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Hi all, newbie here and looking to buy a 2nd gen Mazda6. How are the 2.5L engines as far as reliability. Any common problems with these? How about the intake gaskets and any certain mileage that these are likely to go to pot? Trying to decide which engine to go with and unsure at this point. I drive mostly highway miles about 30 miles one way to work. Thanks in advance!
 

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3.7 has great torque. 6 speed auto keeps the mpg reasonable for highway driving. The only real maintenance item aside from basic oil changes and fluid checks are the spark plugs at 100k. This engine can go x00,000 miles reliably.
 

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Hi 2.5L are very efficient and trouble free engines you can easily get 300000 miles on it with a proper maintenance. The engine is noisy and sometimes you fill like at low RPM there is not enough tork to move the weight of thw car so you have to push the gas . But all in all it's good engine. And it has timing chain which is maintenance free i guess. If you are getting an auto tranny then it has 5 speeds with automatic overdrive doing a descent job , the manual one comes with 6 speed and is very fun to drive


Guys feel free to correct me or add anything i might forget
 

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I have the 2.5 in my '09. I feel it does a decent enough job, especially around town, and gets good gas mileage. I recently took mine on a 1000 mile round trip journey on the interstate and the engine has 117k miles on the clock. Reliability has not been a problem and it doesn't burn or leak a drop of oil. My only gripe is the 3,000 rpm's it runs at highway speeds (80ish), seems a bit high for an overdrive transmission. It really could use another gear in the tranny.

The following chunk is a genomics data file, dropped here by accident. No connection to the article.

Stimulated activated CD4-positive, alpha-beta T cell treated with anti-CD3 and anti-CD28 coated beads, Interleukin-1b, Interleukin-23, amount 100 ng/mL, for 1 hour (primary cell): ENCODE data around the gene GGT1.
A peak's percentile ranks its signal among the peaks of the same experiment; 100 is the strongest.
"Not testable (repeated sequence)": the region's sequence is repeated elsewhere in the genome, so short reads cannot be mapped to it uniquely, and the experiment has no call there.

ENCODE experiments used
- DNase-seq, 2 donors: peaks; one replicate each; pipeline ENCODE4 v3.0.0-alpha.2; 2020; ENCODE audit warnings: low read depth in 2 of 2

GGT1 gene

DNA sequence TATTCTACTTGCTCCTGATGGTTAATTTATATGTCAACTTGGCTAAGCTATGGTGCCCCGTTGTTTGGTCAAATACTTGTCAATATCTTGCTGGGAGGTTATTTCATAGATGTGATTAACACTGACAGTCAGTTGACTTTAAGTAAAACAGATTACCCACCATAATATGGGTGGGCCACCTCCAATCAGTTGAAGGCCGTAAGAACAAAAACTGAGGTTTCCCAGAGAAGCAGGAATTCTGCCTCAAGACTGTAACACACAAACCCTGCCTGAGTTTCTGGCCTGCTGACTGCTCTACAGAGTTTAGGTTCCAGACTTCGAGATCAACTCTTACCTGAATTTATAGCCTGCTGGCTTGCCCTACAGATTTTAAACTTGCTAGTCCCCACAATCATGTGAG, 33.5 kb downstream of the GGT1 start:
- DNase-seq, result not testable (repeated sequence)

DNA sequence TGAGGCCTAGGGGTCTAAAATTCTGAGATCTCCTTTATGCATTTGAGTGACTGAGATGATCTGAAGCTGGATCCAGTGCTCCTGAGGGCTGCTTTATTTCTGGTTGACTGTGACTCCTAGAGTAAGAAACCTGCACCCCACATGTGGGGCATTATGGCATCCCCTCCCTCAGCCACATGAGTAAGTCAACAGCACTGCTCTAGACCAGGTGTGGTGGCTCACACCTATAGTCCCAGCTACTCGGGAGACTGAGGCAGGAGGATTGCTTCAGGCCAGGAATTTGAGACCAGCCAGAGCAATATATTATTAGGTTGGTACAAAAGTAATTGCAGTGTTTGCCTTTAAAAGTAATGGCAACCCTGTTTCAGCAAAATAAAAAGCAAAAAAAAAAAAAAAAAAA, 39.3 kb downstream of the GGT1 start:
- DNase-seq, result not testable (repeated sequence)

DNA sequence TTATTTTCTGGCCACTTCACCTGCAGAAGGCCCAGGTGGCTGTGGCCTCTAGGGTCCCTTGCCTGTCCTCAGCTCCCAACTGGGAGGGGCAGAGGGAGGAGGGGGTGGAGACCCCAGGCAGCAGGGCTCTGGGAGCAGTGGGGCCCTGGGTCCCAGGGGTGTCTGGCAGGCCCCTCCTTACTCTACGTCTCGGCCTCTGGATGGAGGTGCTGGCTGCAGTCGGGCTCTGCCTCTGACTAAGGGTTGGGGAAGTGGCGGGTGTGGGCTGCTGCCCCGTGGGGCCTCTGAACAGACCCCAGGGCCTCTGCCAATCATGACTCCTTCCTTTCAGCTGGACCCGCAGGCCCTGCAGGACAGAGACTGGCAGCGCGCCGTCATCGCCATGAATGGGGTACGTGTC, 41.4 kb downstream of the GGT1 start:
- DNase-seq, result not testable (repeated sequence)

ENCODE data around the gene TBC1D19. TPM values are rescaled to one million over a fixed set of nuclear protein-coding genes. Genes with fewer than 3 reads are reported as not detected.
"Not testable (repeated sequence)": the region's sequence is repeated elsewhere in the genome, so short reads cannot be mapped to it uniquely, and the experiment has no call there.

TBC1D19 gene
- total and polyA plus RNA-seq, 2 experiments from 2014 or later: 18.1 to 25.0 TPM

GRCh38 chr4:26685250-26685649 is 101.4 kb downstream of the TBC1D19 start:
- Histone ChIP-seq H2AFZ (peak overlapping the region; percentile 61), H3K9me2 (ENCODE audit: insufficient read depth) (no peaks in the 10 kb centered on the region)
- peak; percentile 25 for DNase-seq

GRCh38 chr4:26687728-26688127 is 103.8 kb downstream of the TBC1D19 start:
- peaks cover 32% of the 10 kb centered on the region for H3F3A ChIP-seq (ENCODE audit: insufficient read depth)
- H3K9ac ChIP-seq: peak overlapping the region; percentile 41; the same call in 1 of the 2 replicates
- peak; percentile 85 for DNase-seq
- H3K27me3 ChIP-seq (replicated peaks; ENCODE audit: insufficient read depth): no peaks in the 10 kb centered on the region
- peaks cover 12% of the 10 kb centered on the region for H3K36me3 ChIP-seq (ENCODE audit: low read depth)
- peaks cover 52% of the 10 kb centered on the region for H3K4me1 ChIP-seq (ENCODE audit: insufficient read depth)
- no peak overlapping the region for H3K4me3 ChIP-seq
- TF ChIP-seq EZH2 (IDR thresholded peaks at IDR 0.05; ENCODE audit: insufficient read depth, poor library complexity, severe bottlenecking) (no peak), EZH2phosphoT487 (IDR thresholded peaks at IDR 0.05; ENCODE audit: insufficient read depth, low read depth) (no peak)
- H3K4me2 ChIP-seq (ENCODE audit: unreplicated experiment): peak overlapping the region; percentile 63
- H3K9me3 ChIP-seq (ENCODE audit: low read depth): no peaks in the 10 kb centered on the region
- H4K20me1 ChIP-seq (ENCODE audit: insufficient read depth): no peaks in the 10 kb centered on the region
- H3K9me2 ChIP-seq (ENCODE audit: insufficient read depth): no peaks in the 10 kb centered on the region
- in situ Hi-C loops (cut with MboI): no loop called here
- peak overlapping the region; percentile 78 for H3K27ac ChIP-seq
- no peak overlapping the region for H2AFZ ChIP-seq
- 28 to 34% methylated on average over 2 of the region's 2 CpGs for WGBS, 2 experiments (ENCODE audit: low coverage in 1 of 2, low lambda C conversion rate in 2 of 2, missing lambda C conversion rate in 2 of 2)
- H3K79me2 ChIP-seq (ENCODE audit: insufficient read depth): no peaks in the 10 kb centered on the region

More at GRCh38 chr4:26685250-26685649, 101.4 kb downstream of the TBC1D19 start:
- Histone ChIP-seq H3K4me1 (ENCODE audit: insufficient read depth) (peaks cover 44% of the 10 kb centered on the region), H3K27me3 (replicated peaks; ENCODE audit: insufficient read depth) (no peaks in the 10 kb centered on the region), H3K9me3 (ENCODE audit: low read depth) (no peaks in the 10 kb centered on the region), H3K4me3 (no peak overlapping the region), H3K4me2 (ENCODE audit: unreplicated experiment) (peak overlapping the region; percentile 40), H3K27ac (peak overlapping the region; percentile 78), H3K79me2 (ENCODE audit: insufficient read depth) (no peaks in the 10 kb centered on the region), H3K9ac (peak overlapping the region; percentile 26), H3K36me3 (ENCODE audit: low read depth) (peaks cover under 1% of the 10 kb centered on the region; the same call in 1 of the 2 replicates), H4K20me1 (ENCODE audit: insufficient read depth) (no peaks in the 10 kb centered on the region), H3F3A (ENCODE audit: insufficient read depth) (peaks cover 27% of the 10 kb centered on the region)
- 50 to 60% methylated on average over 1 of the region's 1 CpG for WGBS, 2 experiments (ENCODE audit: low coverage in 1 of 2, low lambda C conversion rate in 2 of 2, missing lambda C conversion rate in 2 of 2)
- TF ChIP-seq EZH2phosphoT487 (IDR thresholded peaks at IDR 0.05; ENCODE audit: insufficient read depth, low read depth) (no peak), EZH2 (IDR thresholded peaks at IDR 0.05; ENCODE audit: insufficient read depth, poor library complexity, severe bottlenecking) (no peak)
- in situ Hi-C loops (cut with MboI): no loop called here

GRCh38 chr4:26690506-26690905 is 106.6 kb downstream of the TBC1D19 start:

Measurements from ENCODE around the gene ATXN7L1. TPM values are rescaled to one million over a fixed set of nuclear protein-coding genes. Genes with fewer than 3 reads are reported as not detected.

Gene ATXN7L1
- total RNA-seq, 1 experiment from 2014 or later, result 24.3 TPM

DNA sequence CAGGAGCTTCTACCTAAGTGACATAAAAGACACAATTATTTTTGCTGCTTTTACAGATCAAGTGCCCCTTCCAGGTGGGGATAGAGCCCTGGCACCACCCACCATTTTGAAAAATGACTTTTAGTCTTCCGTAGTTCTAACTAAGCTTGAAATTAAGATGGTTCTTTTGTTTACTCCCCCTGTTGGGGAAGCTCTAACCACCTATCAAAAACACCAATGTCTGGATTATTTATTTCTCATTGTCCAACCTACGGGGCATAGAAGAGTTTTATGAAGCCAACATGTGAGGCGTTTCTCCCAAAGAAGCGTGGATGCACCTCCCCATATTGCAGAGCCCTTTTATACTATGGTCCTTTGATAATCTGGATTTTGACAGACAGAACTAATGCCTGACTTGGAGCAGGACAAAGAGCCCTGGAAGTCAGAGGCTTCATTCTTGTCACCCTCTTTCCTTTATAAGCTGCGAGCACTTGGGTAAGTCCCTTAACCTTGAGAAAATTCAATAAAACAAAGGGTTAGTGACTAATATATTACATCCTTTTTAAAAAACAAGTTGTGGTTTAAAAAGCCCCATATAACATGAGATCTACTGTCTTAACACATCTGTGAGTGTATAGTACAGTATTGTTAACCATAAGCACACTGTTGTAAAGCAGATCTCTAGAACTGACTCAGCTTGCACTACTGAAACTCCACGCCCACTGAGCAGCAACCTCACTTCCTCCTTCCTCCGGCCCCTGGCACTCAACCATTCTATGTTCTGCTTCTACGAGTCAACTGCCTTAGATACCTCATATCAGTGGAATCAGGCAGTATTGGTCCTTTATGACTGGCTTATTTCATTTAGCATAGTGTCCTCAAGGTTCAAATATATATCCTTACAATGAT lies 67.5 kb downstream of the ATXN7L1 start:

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Hi all, newbie here and looking to buy a 2nd gen Mazda6. How are the 2.5L engines as far as reliability. Any common problems with these? How about the intake gaskets and any certain mileage that these are likely to go to pot? Trying to decide which engine to go with and unsure at this point. I drive mostly highway miles about 30 miles one way to work. Thanks in advance!
Its the usual things that are different , both basically Ford engines in Mazda tune. 3.7 effortlessly moves the car, but in the real world uses more gas. The 2.5 takes a little more time to get going , but when maintained gets really good gas mileage. Its a personal thing. Test drive both , get the one you like. And maybe you mean head gaskets , intake gaskets are not an issue. These cars are not known as head gasket eaters. Thanks Oldvet
 

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25K mostly city miles on our 2011 bought new. Extremely reliable. We change the oil with Mobil 1 Synthetic every 5000 miles with OEM filter and crush ring. My only gripe with the 5 speed manumatic, which I shift manually a lot, is that between about 25 and 30 mph it will not shift down to 1st on it's own. If you stomp the gas at 18 mph, it shifts down and takes off impressively. Same thing at 30+ mph. But if your are between low 20's and 30 mph it's kind of dead because it won't shift down. I finally found the trick. If you are going 25 mph and you want to take off you have to 1. Shift it into manual mode, 2. Shift it into 1st while flooring it, 3. shift it back to Auto very quickly before you hit redline as the upshifts are best handled by the computer. I'm 54 years old btw, not a kid racer. I just couldn't figure out why it won't get out of it's own way between mid 20's and 30 mph.